“I personally take them out… within the yard where the loft is at and make sure that they’re trained to go back when they’re called. And then after they get good at that, I gradually take them out farther,” said Hayes. No matter the distance, whether it be 2 miles or 200 miles, she said she only rents out her birds after they prove they can confidentially return to the loft. “I am not training for speed but for accuracy so occasionally a bird does not make it home the day of the release but does return in the next few days.”
However, she does recognize that there are dove releases just trying to make a quick buck, without bothering to train their birds, or buy pigeons bred for navigation.
“The year that I started doing this, I got criticized because people thought that I had let my doves go. [Doves] were all over the place, [but they were] not mine,” Hayes said. Someone had released ringed-neck doves in her area, she explained. This species of mostly-white pigeon, which is decorated with a black line behind its neck, is a breed of fancy pigeon, bred for its looks rather than its navigational abilities.
Though, the Chicago Pigeon Pets Rescue does not support any dove release businesses, they are most concerned about scenarios such as the one Hayes described.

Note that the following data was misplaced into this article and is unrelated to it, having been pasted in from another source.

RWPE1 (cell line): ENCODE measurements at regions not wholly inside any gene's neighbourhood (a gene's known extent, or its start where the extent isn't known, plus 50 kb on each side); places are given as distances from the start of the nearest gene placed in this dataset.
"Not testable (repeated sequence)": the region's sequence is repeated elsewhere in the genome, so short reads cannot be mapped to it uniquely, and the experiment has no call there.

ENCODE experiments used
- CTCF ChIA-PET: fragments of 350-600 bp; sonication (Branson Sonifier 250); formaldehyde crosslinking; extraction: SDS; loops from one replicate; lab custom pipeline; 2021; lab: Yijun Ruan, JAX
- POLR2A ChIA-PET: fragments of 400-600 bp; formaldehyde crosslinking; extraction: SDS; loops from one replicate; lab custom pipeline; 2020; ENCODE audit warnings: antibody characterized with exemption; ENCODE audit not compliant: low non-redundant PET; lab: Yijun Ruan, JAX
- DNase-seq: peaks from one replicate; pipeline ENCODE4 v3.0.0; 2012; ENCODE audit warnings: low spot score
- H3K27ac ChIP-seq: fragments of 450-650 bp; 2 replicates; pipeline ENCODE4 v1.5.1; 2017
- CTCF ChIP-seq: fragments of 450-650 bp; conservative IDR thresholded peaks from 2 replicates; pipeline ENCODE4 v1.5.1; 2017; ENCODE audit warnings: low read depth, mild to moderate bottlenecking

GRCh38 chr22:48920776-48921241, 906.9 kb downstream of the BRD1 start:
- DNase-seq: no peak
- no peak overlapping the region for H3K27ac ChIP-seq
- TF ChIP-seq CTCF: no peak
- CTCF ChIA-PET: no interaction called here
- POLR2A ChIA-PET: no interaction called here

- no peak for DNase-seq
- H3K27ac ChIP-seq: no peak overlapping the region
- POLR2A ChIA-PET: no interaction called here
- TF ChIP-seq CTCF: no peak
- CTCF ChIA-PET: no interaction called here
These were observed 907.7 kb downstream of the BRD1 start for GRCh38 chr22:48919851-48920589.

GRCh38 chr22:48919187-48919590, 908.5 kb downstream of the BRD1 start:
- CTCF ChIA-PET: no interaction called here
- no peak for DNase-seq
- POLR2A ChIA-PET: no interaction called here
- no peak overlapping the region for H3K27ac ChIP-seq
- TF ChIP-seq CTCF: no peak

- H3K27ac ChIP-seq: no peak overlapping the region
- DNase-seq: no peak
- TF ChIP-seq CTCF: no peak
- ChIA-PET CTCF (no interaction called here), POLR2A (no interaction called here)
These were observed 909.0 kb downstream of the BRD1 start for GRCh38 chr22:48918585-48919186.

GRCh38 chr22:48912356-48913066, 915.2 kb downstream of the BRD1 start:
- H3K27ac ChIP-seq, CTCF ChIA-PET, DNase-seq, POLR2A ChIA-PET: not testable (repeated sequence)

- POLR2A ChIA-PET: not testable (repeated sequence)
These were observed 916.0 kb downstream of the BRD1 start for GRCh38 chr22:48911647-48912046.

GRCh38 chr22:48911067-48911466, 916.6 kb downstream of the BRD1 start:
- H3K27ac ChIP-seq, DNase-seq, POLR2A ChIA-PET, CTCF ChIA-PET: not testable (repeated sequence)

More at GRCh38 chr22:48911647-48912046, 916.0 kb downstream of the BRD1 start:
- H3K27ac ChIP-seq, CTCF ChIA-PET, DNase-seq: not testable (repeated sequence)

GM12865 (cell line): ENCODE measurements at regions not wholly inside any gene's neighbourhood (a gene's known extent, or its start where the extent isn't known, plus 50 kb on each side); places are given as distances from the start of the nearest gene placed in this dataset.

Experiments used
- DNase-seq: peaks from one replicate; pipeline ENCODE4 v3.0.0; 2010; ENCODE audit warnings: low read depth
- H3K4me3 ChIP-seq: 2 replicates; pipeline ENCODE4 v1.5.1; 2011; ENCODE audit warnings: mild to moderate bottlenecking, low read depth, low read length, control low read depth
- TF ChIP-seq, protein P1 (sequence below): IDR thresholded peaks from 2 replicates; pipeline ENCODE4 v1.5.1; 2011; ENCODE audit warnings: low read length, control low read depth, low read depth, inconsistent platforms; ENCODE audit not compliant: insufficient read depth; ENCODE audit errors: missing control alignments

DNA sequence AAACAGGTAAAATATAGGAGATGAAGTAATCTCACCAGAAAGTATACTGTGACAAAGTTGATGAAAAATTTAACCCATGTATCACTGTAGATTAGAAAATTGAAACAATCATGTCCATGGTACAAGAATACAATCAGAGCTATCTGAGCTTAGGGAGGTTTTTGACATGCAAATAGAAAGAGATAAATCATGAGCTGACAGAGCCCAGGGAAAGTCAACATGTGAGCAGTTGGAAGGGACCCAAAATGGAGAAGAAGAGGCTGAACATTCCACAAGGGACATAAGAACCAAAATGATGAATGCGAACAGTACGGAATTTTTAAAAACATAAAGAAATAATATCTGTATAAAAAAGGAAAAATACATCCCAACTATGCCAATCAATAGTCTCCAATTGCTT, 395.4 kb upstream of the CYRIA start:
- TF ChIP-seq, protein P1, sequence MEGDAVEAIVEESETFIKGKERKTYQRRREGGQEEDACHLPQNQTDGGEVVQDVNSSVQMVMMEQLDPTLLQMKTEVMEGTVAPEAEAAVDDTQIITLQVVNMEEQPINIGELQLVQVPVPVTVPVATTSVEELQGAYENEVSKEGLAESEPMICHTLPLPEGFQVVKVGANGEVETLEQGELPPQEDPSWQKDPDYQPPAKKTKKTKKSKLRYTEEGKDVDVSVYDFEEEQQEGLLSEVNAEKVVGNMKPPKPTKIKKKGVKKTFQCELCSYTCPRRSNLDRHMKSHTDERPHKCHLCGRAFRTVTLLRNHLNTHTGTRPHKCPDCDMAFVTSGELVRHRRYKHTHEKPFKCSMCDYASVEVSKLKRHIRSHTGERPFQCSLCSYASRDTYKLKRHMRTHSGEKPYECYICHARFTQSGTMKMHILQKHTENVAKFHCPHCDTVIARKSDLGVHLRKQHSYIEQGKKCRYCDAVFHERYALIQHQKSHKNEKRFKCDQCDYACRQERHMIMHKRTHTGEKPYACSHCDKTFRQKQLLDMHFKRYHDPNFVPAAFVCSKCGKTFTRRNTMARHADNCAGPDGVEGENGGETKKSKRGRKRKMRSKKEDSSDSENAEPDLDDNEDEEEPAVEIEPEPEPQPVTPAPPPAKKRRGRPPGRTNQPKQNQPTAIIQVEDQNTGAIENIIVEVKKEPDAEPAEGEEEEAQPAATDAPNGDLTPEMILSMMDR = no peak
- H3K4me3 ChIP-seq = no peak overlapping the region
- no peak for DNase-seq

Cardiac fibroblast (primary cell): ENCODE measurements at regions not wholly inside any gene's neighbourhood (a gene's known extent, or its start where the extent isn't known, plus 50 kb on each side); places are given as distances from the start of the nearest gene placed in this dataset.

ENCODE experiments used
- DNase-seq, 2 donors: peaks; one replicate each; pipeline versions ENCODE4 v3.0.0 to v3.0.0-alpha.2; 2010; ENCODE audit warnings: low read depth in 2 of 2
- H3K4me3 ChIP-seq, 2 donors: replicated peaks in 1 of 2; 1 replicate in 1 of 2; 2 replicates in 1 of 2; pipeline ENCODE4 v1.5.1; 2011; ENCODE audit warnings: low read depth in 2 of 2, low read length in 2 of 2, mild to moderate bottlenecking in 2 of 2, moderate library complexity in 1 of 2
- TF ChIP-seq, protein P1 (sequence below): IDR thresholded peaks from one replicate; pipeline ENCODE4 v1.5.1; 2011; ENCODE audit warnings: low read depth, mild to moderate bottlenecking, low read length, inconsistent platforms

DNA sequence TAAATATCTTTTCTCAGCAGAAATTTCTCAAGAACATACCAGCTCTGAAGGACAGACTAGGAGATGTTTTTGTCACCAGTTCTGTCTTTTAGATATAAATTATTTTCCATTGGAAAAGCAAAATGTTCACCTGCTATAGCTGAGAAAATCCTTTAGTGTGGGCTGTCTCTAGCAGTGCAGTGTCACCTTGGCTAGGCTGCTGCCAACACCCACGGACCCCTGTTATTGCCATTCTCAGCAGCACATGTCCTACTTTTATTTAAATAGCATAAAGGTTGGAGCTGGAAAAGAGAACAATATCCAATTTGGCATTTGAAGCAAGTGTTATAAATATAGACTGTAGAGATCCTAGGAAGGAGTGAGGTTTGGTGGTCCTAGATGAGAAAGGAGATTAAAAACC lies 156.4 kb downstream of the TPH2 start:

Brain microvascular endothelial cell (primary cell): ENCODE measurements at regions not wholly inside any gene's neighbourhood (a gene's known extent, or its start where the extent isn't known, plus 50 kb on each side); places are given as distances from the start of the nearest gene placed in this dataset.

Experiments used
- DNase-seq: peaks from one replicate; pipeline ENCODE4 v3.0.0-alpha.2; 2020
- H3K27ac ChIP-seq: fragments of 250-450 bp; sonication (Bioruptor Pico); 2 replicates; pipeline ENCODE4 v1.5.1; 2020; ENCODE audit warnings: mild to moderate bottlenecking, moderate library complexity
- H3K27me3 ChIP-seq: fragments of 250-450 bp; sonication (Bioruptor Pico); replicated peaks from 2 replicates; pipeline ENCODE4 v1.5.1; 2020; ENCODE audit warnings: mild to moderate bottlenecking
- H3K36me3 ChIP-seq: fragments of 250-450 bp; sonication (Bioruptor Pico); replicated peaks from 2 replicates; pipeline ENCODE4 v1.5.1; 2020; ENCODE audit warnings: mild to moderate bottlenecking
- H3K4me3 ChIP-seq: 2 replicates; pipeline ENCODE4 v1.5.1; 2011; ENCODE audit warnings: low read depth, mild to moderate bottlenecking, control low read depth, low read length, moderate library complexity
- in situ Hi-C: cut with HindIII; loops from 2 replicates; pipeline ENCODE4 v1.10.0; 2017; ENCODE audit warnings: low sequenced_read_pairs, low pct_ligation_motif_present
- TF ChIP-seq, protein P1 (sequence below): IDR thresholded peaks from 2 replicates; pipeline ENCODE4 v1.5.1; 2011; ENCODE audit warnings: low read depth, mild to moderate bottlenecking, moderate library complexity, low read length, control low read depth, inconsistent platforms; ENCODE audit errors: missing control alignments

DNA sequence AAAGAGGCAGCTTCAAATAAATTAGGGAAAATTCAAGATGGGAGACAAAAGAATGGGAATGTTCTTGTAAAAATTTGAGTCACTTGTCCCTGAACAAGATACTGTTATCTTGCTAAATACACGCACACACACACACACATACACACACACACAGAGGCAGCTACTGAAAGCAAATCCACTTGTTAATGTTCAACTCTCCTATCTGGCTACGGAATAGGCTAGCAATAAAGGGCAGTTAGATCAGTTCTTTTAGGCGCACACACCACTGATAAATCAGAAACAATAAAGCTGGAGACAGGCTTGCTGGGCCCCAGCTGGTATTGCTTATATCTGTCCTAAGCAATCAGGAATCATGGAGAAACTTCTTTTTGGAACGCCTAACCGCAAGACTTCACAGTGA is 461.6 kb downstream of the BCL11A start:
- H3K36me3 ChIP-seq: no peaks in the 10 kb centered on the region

“If you google fancy pigeons, you’ll see a whole gamut of unusual looking pigeons that would never be able to survive in the wild because of their coloring,” Sonnier said. “A lot of fancy pigeons are white, and a white bird can’t survive in the wild because Chicago only has snow part of the year. They can’t camouflage in with the buildings.”
In the months since the Chicago Pigeon Pets Rescue’s advent, members have rescued a slew of Chicago pigeons. From lost, white wedding/funeral doves to dumped fancy pigeons that get called into the Chicago Bird Collision Monitors’ hotline as “I don’t know what this is, but I’ve never seen one in Chicago before,” the organization is reassured every day that a group such as theirs is needed in the city.
“I would like people to know that we exist,” said O’Neil. “And I would ask that people take a second look at pigeons, because I think that they’re so much more than what they appear to be at a first glance.”